How Google’s Widevine DRM Prevents HD, Ultra-HD Video Leakage to Piracy Market

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How Google’s Widevine DRM Prevents HD, Ultra-HD Video Leakage to Piracy Market

The world watches videos on over-the-top platforms (OTT), like Netflix and Amazon Prime, now, and has almost fully moved over the earlier days of owning or possessing video files in their devices. Such ease of viewing the same videos across devices of users creates challenges for content producers and owners, piracy being the biggest of them alongside restricting concurrent streams on one subscription plan. The other great challenge is to deliver HD content to the user’s devices while ensuring that the device offers enough security at the level of hardware and software to prevent leakages.

The answer to these challenges is a digital rights management (DRM) solution. One of the most popular DRM solution to protect HD content is Google’s Widevine, which can be implemented on Chrome and Firefox web browsers, Android OS on mobile devices and smart TVs among others. Most popular OTT players and video-streaming services use Widevine to protect their content.

Widevine protects video streams at three levels involving the device hardware and code. At the heart of this DRM protection is CENC or common encryption protection scheme, which specifies encryption standards and key mapping methods that a DRM content decryption module (CDM) uses to decrypt video files at the client device. Widevine uses CENC protocols to bind video files to licensing keys that it issues to content packagers, such as the one offered by PallyCon, and allows the client device to play videos at adaptive bitrates. Adaptive streaming is a crucial requirement of content producers, as they do not want to allow access to HD content on unsecure devices for the fear of revenue leakage due to piracy.

Widevine defines security levels as L1, L2, and L3, where the L1 level is considered most secure for playing premium HD videos from OTT majors. Widevine depends on the trusted execution environment (TEE) of the device’s processor to implement L1 security for premium video delivery. Since the TEE allows code and data protection inside a safe zone in the processor, where execution takes place independent of the operating system processes and the code can use full potential of the processor and memory, it is considered a more secure process and less vulnerable to manipulation by hackers. Moreover, the applications inside the TEE are hardware dependent, where encryption keys are embedded in the processor chip, thus making tampering almost impossible. Widevine uses the TEE to create a separate zone for execution of its code for the L1 level security. At this level, both cryptography and video processing takes place inside the TEE.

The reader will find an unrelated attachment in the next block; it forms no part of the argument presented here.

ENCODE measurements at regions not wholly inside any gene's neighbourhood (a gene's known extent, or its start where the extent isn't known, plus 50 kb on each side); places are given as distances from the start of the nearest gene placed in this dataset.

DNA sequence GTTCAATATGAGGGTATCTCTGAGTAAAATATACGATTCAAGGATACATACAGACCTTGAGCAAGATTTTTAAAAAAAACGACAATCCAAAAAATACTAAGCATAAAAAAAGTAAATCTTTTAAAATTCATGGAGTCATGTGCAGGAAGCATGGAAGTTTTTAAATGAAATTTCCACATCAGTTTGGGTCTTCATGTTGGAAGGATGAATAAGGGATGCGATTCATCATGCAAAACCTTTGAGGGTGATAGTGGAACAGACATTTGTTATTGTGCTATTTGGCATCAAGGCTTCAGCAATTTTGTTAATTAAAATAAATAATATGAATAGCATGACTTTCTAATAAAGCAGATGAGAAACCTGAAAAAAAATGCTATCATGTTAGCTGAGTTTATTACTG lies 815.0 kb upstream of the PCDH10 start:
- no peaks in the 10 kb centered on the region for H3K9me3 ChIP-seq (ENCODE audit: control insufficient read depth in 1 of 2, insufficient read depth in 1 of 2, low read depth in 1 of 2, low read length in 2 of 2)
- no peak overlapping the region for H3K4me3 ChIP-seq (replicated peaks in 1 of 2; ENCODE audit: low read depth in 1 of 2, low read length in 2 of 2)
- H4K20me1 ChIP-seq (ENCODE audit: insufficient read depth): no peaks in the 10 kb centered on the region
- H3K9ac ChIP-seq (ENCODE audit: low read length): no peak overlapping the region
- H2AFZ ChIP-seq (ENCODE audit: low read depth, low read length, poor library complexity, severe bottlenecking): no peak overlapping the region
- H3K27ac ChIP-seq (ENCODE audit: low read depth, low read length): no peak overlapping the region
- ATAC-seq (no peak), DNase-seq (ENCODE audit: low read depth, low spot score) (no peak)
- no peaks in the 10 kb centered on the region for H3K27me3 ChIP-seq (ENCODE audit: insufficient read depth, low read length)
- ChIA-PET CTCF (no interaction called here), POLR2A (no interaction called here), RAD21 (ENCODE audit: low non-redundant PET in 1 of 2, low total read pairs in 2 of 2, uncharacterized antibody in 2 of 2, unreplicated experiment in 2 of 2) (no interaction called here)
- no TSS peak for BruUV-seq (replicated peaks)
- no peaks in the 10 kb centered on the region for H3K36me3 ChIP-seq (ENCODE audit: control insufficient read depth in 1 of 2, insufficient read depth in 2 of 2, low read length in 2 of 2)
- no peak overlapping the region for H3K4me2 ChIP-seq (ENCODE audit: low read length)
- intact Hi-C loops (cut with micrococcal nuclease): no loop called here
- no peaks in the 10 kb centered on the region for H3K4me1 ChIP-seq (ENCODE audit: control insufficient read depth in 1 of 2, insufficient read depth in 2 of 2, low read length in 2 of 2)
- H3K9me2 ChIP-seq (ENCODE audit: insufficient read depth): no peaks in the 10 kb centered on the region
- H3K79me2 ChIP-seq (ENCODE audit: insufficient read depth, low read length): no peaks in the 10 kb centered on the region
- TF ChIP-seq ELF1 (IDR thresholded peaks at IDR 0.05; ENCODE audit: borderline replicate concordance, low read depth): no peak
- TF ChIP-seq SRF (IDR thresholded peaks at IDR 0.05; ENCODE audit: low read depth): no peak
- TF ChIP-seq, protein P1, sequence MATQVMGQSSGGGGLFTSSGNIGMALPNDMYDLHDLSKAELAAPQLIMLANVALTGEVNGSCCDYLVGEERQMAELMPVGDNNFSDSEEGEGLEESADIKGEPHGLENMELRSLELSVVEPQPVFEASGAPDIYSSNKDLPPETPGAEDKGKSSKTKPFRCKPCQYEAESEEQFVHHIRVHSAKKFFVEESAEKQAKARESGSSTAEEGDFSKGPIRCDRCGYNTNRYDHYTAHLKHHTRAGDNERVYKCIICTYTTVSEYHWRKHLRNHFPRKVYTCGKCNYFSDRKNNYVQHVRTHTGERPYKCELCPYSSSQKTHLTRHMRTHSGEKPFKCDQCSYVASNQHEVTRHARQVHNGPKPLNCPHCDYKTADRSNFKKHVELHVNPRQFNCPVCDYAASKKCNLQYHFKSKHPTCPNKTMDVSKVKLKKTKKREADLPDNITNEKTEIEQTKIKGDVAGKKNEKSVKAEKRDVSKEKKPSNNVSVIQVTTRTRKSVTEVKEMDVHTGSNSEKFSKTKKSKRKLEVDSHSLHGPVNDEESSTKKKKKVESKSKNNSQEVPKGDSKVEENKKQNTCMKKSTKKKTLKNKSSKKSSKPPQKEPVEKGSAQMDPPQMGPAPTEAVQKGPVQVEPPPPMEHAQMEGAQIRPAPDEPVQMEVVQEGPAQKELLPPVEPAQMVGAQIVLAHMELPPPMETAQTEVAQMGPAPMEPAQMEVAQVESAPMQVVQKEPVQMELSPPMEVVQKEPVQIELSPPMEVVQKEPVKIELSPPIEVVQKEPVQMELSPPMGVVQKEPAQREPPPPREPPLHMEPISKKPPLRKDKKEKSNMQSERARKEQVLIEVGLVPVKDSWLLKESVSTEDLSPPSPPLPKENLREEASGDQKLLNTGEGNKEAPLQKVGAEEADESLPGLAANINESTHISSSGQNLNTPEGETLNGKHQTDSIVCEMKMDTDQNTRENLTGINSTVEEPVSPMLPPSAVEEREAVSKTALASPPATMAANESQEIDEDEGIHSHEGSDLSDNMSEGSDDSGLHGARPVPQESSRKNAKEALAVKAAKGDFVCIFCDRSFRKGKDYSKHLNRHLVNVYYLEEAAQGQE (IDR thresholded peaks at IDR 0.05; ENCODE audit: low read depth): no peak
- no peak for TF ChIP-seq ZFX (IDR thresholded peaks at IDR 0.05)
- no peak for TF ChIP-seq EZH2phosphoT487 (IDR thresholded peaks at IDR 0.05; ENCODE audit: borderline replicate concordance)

Google Widevine’s Security Level:-

Where hardware or licensing limitations do not permit original equipment manufacturers (OEMs) to implement the L1 level of security, Widevine offers L2 and L3 levels. The L2 level, considered a step below L1, allows cryptography to reside at the TEE but processes videos outside. On the other hand, the L3 level lets both cryptography and video processing take place outside the TEE or is implemented where the TEE is not an option. Most desktop CDM operate at the L3 level, while Android devices generally have the L1 level of security. The L1 layers operate within Arm TrustZone technology, which most chipset manufacturers use to create the TEE. The important thing to note here is that Widevine, being a trusted software placed under the trusted zone of the CPU, decrypts the encrypted video content within this space of the CPU. The Android OS, then, plays back this content by initiating a secure session using a video driver.

From the user’s perspective, the L3 level is not desirable since content producers expect DRMs to deliver only sub-HD resolutions in browsers or apps, which impact user experience, especially in the case of premium content. The user, therefore, can get the optimal delivery of a video asset in the form of HD and ultra-HD content only where the device is L1 compliant.

Google purchased Widevine Technologies in 2010. This was also the time when OTT platforms were gaining popularity on the back of the internet becoming cheaper and the arrival of affordable smartphones and subsequent popularity of Android OS. The earlier version of Widevine that catered to this period up to Android 5.1 and Samsung and LG smart TVs was called Widevine Classic. It worked only with the .wmv format of video content. A more developed version, which caters to modern devices and higher versions of Android and web browsers, is called Widevine Modular. It supports MPEG-DASH, HLS, and CMAF formats and adaptive bitrates.

The browser support from Widevine falls under the L3 level of security, but Widevine keeps innovating to make it more secure. Its latest effort to stem leakages from web browsers is verified media path (VMP) technology. VMP allows Widevine to verify the authenticity of the browser framework and check if a browser framework is playing the legal content or not. Most browsers that support Widevine CDM include support for VMP as well.